"Paul . . . To Timothy, my dearly beloved son: Grace, mercy, and peace, from God the Father and Christ Jesus our Lord." (2 Timothy 1:1-2)
Of the thirteen letters written by the apostle Paul, only the three to Timothy and Titus use this three-fold greeting: "Grace, mercy, and peace." The other ten letters use the more common "grace and peace." Why the distinction? The Holy Spirit is never whimsical nor capricious. Perhaps, since these three letters were the only ones addressed to pastors that Paul had trained, there was a more poignant emphasis intended.
Grace (charis) is the foundational core of God's gift of salvation to those who trust Him (Ephesians 2:8). It is also the essence of the "gifts" that we received from the Holy Spirit to minister to each other (1 Corinthians 15:10). The charis is the basis for charisma that we receive. Those who have been entrusted with leadership responsibilities are reminded that the measure of those gifts is still God's charis (Romans 12:3, 6).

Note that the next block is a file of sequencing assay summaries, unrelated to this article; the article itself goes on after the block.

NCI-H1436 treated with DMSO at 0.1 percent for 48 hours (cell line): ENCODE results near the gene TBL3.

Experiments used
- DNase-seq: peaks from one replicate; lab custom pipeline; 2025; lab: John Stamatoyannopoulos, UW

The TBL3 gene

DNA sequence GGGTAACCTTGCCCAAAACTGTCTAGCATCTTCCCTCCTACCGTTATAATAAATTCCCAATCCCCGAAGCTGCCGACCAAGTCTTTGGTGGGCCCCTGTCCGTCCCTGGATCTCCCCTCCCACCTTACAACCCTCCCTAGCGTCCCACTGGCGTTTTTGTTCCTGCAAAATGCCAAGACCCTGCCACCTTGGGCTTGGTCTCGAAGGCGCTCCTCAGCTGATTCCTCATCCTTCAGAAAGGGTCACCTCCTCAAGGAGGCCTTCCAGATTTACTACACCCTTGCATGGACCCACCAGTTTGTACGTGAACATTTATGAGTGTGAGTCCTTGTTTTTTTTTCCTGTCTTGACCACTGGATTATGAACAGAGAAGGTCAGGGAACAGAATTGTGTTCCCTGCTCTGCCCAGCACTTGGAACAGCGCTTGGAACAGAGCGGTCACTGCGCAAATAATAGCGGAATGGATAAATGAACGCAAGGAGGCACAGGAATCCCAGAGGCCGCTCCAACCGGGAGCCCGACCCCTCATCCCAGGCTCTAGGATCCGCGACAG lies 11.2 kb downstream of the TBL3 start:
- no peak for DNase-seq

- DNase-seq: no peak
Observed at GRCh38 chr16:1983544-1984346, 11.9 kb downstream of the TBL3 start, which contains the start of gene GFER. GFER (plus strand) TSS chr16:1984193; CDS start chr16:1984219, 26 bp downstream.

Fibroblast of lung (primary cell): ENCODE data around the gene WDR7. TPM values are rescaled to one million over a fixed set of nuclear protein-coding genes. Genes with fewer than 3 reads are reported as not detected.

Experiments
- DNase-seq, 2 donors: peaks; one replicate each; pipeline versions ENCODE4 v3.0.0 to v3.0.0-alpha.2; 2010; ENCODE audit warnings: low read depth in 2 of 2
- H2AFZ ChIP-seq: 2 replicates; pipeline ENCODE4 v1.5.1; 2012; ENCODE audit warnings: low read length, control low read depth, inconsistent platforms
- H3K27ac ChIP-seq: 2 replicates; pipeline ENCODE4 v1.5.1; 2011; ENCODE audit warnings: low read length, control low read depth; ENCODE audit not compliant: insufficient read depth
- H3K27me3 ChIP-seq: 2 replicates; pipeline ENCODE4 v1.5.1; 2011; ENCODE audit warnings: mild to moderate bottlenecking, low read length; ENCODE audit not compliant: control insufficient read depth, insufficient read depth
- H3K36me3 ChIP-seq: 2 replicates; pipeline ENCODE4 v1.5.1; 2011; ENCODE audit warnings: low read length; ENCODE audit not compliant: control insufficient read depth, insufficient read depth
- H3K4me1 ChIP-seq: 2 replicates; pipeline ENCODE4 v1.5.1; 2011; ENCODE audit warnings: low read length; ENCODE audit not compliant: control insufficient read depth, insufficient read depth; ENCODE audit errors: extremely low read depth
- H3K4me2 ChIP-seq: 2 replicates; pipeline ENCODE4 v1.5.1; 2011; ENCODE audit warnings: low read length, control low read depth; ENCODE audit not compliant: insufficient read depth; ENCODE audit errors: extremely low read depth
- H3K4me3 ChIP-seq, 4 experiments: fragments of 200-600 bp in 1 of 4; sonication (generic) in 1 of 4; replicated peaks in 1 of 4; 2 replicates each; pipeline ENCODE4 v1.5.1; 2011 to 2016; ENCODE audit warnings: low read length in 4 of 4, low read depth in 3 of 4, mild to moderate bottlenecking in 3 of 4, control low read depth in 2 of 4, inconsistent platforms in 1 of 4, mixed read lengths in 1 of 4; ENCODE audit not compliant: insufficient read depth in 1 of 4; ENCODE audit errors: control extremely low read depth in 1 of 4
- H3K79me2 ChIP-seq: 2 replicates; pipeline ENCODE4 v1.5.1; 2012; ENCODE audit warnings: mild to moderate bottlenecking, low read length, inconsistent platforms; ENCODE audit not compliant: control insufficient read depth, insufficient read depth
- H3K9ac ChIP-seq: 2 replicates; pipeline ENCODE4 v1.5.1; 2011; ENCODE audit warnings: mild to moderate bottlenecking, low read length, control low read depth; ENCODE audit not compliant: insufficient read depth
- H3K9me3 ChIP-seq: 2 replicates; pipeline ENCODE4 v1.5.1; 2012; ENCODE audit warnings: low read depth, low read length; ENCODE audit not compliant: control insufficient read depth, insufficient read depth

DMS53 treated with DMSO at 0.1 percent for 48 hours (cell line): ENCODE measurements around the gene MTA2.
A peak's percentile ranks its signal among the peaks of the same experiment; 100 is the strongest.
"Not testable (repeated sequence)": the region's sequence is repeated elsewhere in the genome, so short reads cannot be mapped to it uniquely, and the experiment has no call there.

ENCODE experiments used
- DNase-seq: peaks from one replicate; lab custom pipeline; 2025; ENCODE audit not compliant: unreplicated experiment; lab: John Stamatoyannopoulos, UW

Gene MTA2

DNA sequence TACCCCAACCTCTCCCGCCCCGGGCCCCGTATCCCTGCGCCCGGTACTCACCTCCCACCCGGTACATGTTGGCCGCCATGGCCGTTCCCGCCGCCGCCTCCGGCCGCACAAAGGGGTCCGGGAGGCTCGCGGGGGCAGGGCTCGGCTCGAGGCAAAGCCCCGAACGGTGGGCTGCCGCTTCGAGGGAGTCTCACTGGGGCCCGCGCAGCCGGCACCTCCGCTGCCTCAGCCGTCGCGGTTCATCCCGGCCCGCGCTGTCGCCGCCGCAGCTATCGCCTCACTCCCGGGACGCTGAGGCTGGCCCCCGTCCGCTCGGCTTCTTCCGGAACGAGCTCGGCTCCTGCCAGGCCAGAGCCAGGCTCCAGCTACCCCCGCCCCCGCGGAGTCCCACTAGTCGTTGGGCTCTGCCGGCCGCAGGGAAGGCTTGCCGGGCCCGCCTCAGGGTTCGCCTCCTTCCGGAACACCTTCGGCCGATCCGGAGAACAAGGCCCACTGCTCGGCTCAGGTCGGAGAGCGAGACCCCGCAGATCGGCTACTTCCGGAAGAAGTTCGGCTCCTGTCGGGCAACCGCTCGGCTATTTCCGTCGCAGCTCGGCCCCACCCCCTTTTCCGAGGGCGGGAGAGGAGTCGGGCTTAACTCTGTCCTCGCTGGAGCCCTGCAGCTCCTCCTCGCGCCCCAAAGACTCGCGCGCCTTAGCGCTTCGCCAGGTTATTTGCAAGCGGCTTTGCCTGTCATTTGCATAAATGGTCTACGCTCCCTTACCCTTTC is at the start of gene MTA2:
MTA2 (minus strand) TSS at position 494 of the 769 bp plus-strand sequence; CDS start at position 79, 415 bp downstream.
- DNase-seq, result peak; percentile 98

Mercy is often understood through God's forgiveness both in justice delayed and sentence nullified through Christ. It is also what the Sovereign Godhead responds with when we ask for His help. "Let us therefore come boldly unto the throne of grace, that we may obtain mercy, and find grace to help in time of need" (Hebrews 4:16).
Peace is much more than mere lack of anxiety. It is "not as the world giveth" (John 14:27), but rather a supernatural, non-circumstantial contentment that is only given to the Lord's Twice-Born. This peace is "the peace of God, which passeth all understanding" and is specifically designed to "keep your hearts and minds through Christ Jesus (Philippians 4:7).
May this grace, mercy, and peace be a regular portion of your walk in the kingdom as you serve the Lord Jesus. HMM III